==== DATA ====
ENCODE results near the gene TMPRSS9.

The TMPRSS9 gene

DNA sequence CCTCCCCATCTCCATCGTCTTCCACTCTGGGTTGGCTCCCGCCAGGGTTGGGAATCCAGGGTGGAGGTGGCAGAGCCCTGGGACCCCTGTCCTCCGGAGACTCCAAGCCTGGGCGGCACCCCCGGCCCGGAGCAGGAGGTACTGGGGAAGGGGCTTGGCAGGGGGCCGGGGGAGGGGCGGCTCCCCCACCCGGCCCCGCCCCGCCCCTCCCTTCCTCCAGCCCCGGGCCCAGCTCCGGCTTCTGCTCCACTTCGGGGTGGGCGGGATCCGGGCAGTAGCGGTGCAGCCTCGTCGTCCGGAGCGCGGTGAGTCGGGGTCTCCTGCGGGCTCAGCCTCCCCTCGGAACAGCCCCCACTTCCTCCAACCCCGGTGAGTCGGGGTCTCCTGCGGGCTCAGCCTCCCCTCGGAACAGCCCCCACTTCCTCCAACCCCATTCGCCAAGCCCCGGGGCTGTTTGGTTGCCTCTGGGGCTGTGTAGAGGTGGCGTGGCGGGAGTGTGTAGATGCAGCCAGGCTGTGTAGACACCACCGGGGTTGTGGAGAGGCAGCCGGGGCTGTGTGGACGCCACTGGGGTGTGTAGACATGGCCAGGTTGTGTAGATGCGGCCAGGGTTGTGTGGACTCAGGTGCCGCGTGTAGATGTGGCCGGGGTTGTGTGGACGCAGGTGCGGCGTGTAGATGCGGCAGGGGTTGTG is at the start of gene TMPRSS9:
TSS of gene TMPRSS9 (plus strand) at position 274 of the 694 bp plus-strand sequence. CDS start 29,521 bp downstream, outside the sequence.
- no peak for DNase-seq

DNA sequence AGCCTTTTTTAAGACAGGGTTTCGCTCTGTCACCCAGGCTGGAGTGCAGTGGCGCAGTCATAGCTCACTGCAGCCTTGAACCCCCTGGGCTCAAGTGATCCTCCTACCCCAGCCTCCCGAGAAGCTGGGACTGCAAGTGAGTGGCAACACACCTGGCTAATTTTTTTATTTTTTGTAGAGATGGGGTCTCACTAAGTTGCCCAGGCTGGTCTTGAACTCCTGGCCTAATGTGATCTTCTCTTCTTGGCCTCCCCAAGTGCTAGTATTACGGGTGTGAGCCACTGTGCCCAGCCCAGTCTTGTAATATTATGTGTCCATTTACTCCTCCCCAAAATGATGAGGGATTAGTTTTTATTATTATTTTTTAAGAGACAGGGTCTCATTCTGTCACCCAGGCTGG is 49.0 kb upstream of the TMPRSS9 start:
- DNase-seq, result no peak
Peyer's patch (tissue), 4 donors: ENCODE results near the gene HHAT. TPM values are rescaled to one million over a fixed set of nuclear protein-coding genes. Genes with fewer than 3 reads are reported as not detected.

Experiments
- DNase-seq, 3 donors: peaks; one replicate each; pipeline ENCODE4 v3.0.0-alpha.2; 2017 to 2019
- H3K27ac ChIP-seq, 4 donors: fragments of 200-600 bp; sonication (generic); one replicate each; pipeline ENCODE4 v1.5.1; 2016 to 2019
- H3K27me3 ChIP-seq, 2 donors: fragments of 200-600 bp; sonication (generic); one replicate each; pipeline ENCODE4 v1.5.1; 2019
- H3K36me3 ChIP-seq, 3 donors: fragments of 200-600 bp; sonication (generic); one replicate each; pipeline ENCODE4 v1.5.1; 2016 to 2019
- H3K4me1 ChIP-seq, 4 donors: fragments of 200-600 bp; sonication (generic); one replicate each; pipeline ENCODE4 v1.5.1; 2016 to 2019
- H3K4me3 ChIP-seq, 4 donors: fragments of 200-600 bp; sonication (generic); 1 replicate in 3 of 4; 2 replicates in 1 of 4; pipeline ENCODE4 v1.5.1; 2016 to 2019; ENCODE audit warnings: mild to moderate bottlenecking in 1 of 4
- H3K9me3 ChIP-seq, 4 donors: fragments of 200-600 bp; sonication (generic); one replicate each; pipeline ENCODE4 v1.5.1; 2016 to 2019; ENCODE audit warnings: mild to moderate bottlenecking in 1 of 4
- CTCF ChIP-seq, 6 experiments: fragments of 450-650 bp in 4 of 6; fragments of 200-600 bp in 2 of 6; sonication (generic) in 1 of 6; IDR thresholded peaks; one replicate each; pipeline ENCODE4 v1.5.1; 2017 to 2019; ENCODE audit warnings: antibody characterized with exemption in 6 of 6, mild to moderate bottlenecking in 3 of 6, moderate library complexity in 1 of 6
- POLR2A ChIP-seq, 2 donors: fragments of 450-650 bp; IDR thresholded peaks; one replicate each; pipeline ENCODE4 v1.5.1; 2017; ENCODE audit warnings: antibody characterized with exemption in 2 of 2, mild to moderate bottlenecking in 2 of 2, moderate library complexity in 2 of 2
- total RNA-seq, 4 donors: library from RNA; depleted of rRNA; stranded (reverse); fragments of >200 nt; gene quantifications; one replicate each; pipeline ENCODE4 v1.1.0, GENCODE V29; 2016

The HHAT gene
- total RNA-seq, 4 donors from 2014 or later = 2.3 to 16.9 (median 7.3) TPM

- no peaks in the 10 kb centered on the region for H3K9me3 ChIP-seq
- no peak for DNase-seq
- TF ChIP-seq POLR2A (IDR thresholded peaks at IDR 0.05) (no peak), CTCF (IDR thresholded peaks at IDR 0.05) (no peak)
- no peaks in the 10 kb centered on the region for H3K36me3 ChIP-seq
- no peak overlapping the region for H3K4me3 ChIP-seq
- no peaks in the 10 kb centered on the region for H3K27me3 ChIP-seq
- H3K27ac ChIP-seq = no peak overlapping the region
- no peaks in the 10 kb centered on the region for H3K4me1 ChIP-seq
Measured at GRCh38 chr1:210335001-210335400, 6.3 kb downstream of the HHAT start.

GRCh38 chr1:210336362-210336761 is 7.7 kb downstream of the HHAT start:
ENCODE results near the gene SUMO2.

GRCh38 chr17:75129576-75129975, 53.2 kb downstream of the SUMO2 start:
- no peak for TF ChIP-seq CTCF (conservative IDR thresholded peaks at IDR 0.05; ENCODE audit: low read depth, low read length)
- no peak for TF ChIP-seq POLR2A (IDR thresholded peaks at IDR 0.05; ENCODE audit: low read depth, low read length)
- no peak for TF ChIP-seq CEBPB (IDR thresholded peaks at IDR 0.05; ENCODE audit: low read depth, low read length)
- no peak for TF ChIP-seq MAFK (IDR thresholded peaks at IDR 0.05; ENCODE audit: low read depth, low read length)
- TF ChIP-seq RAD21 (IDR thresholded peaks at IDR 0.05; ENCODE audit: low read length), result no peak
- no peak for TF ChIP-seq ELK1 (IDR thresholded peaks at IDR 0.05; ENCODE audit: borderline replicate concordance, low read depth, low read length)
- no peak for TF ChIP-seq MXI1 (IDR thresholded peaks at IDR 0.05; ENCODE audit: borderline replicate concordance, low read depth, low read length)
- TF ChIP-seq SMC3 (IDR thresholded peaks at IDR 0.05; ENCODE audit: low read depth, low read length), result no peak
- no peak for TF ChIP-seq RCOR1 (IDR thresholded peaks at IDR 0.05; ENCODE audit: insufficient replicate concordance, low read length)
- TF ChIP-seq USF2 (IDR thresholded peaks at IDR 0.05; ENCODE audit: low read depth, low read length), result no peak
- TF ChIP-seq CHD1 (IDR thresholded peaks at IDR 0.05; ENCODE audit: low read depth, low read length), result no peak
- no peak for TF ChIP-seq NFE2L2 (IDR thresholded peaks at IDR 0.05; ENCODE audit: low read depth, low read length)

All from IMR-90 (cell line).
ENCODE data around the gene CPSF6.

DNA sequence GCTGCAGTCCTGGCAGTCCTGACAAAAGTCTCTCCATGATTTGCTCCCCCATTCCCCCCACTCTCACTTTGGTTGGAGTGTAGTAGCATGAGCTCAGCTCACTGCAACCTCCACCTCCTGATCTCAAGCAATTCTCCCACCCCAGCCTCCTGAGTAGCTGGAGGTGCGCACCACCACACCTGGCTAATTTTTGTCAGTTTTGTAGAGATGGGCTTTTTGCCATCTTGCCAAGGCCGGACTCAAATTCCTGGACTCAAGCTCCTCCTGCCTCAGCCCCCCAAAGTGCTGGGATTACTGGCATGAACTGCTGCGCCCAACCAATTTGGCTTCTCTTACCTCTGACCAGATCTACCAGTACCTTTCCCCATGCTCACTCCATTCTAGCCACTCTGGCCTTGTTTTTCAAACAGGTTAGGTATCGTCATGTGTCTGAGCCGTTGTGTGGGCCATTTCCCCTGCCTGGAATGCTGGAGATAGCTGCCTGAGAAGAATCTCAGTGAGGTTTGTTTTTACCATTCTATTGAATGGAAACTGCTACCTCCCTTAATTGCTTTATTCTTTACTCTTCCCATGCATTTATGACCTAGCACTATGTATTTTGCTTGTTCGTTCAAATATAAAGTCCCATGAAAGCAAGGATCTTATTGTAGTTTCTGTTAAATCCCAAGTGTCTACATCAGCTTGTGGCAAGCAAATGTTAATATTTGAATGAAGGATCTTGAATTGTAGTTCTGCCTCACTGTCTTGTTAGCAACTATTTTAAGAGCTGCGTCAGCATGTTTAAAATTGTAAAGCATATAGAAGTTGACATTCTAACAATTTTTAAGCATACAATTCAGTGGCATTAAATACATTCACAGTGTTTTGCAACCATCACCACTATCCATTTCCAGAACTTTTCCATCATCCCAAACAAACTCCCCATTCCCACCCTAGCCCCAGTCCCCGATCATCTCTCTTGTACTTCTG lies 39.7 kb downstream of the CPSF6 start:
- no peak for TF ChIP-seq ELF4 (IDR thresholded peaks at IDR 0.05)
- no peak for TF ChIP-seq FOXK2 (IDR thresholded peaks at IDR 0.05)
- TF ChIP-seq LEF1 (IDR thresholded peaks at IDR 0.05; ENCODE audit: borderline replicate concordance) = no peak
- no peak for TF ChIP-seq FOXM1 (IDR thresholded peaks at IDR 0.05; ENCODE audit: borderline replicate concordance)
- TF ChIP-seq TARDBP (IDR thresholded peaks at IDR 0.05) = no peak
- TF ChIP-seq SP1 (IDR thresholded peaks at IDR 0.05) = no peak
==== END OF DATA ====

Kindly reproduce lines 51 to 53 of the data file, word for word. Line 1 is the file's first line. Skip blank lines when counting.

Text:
- TF ChIP-seq LEF1 (IDR thresholded peaks at IDR 0.05; ENCODE audit: borderline replicate concordance) = no peak
- no peak for TF ChIP-seq FOXM1 (IDR thresholded peaks at IDR 0.05; ENCODE audit: borderline replicate concordance)
- TF ChIP-seq TARDBP (IDR thresholded peaks at IDR 0.05) = no peak